WI United To Amend: Nine more communities vote to amend the U.S. Constitution

Contact: George Penn
608-244-6436
georgepenn51@gmail.com

Madison, WI On Tuesday, November 6th, Wisconsin residents in nine communities voted to amend the U.S. Constitution to clarify that only human beings should have inalienable human rights and money is not the same thing as free speech.

All referenda passed with overwhelming majorities in three counties: Jackson (69%), Sauk (72%) and Wood (80%); the villages of Readstown (91%), Westfield (87%) and Weston (83%); and the towns of Kickapoo (85%), Rib Mountain (78%) and Vermont (86%).

That brings the total to 142 Wisconsin communities that have called for an amendment. In total, about three million people (55% of Wisconsinites) live in these jurisdictions. Across the country, 19 state legislatures have voted for an amendment, as well as over 780 towns, villages, cities and counties.

Kay Meyer from Rib Mountain said: “Hopefully our state elected officials will finally start to understand that when voters on both sides of the political spectrum from 142 Wisconsin communities indicate that they are unhappy with how campaign financing is working now, that it is time to take seriously the call of those voters to implement the needed changes to bring transparency and fairness to the process.”

Frank Buress, a leader in Marquette County, said: “These referenda consistently pass with amazingly high margins. This clearly demonstrates the will of the people.  It is time for our state representatives to put this resolution to a statewide vote, and to move towards sending a resolution from Wisconsin to the U.S. Congress.”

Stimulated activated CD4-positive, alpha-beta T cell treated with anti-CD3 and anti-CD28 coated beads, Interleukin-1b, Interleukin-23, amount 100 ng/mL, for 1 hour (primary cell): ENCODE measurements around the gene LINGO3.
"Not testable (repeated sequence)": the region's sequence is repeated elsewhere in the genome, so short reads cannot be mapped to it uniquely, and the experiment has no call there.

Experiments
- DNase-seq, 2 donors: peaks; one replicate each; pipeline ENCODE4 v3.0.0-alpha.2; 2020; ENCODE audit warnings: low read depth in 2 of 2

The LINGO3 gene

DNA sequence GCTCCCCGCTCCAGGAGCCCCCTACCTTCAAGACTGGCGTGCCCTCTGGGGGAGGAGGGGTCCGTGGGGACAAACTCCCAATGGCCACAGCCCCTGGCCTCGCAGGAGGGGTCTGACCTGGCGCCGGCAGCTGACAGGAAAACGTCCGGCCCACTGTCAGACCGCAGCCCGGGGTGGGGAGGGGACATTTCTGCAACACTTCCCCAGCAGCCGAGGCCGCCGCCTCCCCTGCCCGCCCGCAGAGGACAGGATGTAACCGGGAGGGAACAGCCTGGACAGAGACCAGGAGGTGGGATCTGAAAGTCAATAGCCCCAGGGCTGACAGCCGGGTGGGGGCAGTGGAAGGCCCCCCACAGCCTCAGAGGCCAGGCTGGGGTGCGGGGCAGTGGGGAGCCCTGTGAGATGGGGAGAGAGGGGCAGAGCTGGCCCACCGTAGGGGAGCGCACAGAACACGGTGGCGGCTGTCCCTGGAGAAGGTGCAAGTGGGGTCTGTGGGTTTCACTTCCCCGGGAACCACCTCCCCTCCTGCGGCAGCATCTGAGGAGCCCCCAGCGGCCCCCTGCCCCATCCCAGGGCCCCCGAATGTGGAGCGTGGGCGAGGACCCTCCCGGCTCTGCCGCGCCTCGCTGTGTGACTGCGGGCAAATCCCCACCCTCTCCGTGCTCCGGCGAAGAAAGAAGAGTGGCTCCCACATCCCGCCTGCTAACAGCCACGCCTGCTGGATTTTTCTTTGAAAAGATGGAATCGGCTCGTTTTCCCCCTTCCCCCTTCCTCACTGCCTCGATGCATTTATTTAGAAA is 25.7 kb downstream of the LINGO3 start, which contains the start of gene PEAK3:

Resolutions calling for a statewide vote on Citizens United have been introduced into the state legislature (AJR 53 / SJR 54).  The referendum would ask voters if they support allowing individuals and corporations to spend unlimited amounts of money on political campaigns.

Multiple polls show over 90% of Americans, regardless of party, think special interest money has too much influence in American political campaigns.[1]  And numerous polls indicate that government corruption is either the most important or a very important issue facing the country[2]

Gaylord Oppegard, a resident in Jackson County, explained that: “We need limits on how much money can be contributed and spent on political races. Only people have a constitutional right to free speech.  Money is not ‘political speech’ under the First Amendment.”

Four in five Americans oppose the Supreme Court’s Citizens United v. FEC decision, according to a Bloomberg poll. A New York Times/CBS poll found that 85 percent of Americans—including majorities of Democrats, Republicans, and Independents—believe we need fundamental changes to our campaign finance system or to completely rebuild it.

Matt Rothschild, executive director of Wisconsin Democracy Campaign, summed it up succinctly: “People across the ideological spectrum get it: All of our voices are being drowned out by those with big money.”

United To Amend is a cross-partisan, all volunteer, citizens group.

For more information visit UnitedToAmend.org

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